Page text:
Twitch is the largest streaming platform on the market with 11.92 million unique channels generating nearly 11 billion hours watched in 2019 across 432 million hours of streaming. But a closer look at the platform shows that only the top fraction of a percentile of channels make up a majority of the viewership.
The top 1,000 channels on Twitch recorded a combined 5.8 billion hours watched on Twitch in 2019, around 50.3 percent of the platform’s total, Dot Esports found. Those numbers come from an analysis of data available on Twitch statistics website SullyGnome. They’re backed up by video game analytics company Stream Hatchet, which found the slightly higher ratio of 53 percent.
From the top one percent of the most-watched channels (100,000 channels) on Twitch, only the top one percent of them (1,000 channels) got over 50 percent of the hours watched.
Meanwhile, the top 500 channels accounted for 4.8 billion hours watched, more than 43 percent of Twitch’s total. The top 100 accounted for nearly 23 percent of the platform’s hours watched with 2.5 billion hours watched.
The most popular channels, including Riot Games, the Overwatch League, Tfue, Summit1g, ESL’s CS:GO channel, and other influencers in the top 10, generated a combined 713 million hours watched in 2019, more than six percent of Twitch’s total viewership pie.
It might seem obvious that the hours watched on Twitch’s top channels are disproportionate to the rest of the platform’s channels because of the popularity that top esports events and content creators have on Twitch, but one of the major factors driving the total hours watched figures for top channels is airtime.
The top 100 channels on Twitch account for a disproportionate amount of viewership, but they also account for a larger chunk of airtime. In 2019, the average airtime that each unique channel streamed was about 36 hours.
Among the top 100 most-watched channels on Twitch, the average number of hours streamed was 2,605. The average number of hours streamed isn’t that much lower for the top 1,000 channels, either. Those channels streamed for 2,124 hours on average.
Obviously not every person with a channel on Twitch has the capability to stream regularly, but the sheer volume of airtime that top channels are able to produce certainly plays a role in making viewership as top-heavy as it is.
It’s almost akin to the chicken and egg debate. To stream as many hours as the top streamers do, you need to have the capacity and revenue to do so. But to get that income from streaming specifically, you need to become popular on the platform.
While becoming popular requires many hours of streaming, most people don’t have the ability to stream that much and also work enough to make a living before making it on Twitch.
Can streamers in the middle tier rise?
The impact of top influencers on Twitch is inarguable. This past year’s war between streaming platforms proved that. As top influencers like shroud and Ninja left Twitch in favor of exclusive streaming partnerships with Mixer, the marketplace for content creators was shaken up.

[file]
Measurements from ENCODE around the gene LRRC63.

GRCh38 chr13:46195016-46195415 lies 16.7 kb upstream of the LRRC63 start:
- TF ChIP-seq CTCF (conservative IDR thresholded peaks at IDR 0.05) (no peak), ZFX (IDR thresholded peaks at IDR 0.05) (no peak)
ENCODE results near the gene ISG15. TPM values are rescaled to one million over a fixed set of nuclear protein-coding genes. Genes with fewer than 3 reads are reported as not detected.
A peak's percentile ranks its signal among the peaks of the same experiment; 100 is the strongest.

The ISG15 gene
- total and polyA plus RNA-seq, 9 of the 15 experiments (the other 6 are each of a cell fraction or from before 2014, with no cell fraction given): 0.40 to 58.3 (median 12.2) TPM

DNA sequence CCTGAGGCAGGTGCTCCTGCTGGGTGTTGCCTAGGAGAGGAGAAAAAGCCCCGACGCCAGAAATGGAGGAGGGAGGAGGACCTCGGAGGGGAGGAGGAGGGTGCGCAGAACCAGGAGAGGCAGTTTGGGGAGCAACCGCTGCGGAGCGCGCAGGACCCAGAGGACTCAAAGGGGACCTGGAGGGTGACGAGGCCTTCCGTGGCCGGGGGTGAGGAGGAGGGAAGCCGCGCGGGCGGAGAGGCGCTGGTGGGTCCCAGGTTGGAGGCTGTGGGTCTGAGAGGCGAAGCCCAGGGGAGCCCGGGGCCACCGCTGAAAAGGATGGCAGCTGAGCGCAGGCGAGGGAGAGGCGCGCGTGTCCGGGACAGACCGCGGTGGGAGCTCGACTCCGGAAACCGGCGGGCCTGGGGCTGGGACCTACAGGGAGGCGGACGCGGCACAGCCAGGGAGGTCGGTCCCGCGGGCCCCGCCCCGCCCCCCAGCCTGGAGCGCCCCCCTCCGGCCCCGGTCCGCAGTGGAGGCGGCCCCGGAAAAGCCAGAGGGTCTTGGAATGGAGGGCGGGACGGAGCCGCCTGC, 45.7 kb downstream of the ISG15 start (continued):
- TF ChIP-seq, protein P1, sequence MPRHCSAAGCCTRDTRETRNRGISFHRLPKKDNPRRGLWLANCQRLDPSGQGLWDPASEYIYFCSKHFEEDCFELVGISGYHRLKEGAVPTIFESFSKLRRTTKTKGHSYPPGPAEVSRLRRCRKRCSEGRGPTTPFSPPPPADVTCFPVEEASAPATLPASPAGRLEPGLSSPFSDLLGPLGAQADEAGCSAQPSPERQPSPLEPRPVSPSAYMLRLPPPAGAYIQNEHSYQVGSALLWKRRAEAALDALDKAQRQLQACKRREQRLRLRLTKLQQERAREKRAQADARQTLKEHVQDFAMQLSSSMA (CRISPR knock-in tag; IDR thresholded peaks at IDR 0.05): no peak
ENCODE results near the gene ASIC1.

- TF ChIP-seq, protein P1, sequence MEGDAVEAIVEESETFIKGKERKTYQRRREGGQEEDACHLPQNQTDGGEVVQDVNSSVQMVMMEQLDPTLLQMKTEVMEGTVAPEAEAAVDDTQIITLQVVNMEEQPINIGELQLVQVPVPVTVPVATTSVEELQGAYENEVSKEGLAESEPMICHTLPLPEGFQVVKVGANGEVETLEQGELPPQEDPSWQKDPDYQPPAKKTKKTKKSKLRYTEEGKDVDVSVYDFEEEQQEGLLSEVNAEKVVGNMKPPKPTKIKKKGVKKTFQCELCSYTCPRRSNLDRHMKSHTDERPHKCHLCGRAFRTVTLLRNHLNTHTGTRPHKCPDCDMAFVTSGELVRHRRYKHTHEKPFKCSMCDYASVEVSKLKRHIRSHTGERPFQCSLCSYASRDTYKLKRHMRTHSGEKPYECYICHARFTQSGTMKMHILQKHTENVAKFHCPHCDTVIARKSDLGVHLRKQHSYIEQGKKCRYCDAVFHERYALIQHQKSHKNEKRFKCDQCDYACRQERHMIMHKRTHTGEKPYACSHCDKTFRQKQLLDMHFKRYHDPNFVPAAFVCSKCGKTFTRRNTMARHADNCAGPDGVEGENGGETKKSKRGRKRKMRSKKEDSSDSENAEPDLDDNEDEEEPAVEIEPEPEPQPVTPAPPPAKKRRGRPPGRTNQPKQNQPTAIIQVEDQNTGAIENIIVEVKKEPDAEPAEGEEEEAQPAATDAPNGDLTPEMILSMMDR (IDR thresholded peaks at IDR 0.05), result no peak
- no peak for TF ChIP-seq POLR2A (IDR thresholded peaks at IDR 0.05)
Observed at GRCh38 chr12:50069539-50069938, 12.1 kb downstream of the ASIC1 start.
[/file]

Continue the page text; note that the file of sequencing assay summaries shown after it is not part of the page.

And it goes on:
Now every top influencer has an opportunity to bargain with YouTube, Twitch, Mixer, and Facebook to seek the platform that will give them the most payout for exclusive streaming rights.
Previously, the popular notion was that Twitch was the only platform that someone could truly be successful on. But with other outlets presenting a feasible opportunity, there’s been a slight shift in viewership on Twitch.
In 2018, the top 10 channels, led by Ninja, accounted for 820.5 million hours watched on Twitch. But this year, that figure dropped after a few top influencers, like Ninja and shroud, moved from the platform.
While Ninja and shroud were still two of the top 10 most-watched channels on Twitch due to their success in 2019 prior to leaving for Mixer, the void they left on Twitch in the last few months of the year caused the top 10 to see a notable drop in viewership year-over-year.
Despite the top 10 channels seeing a 13-percent decline in hours watched, the top 1,000 channels as a whole saw a notable increase of eight percent. The top 1,000 streams’ 5.8 billion hours watched was up from 5.3 billion in 2018.
One potential reason for this shift in viewership could be attributed to a growth in diversity on Twitch. As some of the content creators who previously monopolized large audiences change platforms, viewers are potentially moving around to find more ways to view Twitch.
The top 1,000 channels on Twitch all had at least one million hours watched in 2019 with channels averaging more than 2,100 hours of airtime. While many of these channels aren’t on the same level as Tfue or Summit1g, the growth of the top 1,000 channels, despite a decline for the top 100, represents a rise for “middle tier” streamers.